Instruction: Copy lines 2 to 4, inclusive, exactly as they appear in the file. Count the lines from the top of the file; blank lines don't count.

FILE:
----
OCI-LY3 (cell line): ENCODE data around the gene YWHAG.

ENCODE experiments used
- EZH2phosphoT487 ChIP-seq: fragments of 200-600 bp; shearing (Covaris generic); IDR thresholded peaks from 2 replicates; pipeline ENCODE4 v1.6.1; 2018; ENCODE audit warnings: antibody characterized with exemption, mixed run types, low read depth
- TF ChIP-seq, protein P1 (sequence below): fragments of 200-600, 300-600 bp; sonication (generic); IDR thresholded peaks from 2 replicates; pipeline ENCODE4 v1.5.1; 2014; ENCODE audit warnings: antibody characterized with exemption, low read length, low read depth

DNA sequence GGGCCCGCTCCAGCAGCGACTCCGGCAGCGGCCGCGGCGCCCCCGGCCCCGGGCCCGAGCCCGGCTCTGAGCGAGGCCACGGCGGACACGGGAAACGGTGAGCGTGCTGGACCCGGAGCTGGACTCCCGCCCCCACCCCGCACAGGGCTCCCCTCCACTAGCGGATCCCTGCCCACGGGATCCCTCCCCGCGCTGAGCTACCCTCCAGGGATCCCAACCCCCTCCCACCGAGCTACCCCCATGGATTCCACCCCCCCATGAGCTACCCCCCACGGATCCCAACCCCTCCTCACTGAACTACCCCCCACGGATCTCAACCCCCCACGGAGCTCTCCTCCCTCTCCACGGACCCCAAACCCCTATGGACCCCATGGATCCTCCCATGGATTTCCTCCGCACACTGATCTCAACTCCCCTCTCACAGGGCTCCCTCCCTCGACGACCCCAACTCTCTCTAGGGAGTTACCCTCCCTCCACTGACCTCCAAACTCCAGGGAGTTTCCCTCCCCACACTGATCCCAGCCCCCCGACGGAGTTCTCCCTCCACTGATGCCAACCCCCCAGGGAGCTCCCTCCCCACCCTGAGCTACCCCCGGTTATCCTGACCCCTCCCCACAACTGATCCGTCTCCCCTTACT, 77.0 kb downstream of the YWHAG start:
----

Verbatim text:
ENCODE experiments used
- EZH2phosphoT487 ChIP-seq: fragments of 200-600 bp; shearing (Covaris generic); IDR thresholded peaks from 2 replicates; pipeline ENCODE4 v1.6.1; 2018; ENCODE audit warnings: antibody characterized with exemption, mixed run types, low read depth
- TF ChIP-seq, protein P1 (sequence below): fragments of 200-600, 300-600 bp; sonication (generic); IDR thresholded peaks from 2 replicates; pipeline ENCODE4 v1.5.1; 2014; ENCODE audit warnings: antibody characterized with exemption, low read length, low read depth